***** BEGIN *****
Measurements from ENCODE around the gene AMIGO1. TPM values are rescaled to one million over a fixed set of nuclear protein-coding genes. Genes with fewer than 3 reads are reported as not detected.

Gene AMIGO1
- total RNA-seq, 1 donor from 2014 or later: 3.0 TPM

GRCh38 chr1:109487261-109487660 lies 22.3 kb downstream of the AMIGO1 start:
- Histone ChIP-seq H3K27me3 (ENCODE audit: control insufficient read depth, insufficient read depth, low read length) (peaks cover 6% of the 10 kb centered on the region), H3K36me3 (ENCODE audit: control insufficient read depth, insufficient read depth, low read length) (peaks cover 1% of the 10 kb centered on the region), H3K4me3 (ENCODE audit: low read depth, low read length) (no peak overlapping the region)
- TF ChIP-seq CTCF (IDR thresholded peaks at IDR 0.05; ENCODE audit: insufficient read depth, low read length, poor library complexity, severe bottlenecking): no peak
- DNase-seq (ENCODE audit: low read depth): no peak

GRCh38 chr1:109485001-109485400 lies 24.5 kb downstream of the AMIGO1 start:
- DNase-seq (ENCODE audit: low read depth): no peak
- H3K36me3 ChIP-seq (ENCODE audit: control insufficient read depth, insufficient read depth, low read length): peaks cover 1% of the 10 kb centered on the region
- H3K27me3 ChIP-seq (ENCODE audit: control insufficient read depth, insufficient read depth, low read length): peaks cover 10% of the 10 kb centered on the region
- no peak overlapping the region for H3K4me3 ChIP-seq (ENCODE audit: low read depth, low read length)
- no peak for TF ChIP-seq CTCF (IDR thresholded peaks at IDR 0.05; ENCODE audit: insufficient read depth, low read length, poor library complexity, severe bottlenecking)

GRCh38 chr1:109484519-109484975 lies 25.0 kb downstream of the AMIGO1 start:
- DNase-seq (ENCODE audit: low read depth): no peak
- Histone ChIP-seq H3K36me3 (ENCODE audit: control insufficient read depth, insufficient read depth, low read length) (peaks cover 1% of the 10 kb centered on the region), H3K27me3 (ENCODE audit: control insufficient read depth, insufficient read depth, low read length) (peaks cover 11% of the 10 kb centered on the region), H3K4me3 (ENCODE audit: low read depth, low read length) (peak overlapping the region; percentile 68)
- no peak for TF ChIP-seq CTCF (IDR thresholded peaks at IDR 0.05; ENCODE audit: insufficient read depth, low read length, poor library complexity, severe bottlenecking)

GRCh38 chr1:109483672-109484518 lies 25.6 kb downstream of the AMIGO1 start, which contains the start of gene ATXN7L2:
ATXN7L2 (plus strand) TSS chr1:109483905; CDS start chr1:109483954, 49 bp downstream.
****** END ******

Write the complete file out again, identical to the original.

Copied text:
Measurements from ENCODE around the gene AMIGO1. TPM values are rescaled to one million over a fixed set of nuclear protein-coding genes. Genes with fewer than 3 reads are reported as not detected.

Gene AMIGO1
- total RNA-seq, 1 donor from 2014 or later: 3.0 TPM

GRCh38 chr1:109487261-109487660 lies 22.3 kb downstream of the AMIGO1 start:
- Histone ChIP-seq H3K27me3 (ENCODE audit: control insufficient read depth, insufficient read depth, low read length) (peaks cover 6% of the 10 kb centered on the region), H3K36me3 (ENCODE audit: control insufficient read depth, insufficient read depth, low read length) (peaks cover 1% of the 10 kb centered on the region), H3K4me3 (ENCODE audit: low read depth, low read length) (no peak overlapping the region)
- TF ChIP-seq CTCF (IDR thresholded peaks at IDR 0.05; ENCODE audit: insufficient read depth, low read length, poor library complexity, severe bottlenecking): no peak
- DNase-seq (ENCODE audit: low read depth): no peak

GRCh38 chr1:109485001-109485400 lies 24.5 kb downstream of the AMIGO1 start:
- DNase-seq (ENCODE audit: low read depth): no peak
- H3K36me3 ChIP-seq (ENCODE audit: control insufficient read depth, insufficient read depth, low read length): peaks cover 1% of the 10 kb centered on the region
- H3K27me3 ChIP-seq (ENCODE audit: control insufficient read depth, insufficient read depth, low read length): peaks cover 10% of the 10 kb centered on the region
- no peak overlapping the region for H3K4me3 ChIP-seq (ENCODE audit: low read depth, low read length)
- no peak for TF ChIP-seq CTCF (IDR thresholded peaks at IDR 0.05; ENCODE audit: insufficient read depth, low read length, poor library complexity, severe bottlenecking)

GRCh38 chr1:109484519-109484975 lies 25.0 kb downstream of the AMIGO1 start:
- DNase-seq (ENCODE audit: low read depth): no peak
- Histone ChIP-seq H3K36me3 (ENCODE audit: control insufficient read depth, insufficient read depth, low read length) (peaks cover 1% of the 10 kb centered on the region), H3K27me3 (ENCODE audit: control insufficient read depth, insufficient read depth, low read length) (peaks cover 11% of the 10 kb centered on the region), H3K4me3 (ENCODE audit: low read depth, low read length) (peak overlapping the region; percentile 68)
- no peak for TF ChIP-seq CTCF (IDR thresholded peaks at IDR 0.05; ENCODE audit: insufficient read depth, low read length, poor library complexity, severe bottlenecking)

GRCh38 chr1:109483672-109484518 lies 25.6 kb downstream of the AMIGO1 start, which contains the start of gene ATXN7L2:
ATXN7L2 (plus strand) TSS chr1:109483905; CDS start chr1:109483954, 49 bp downstream.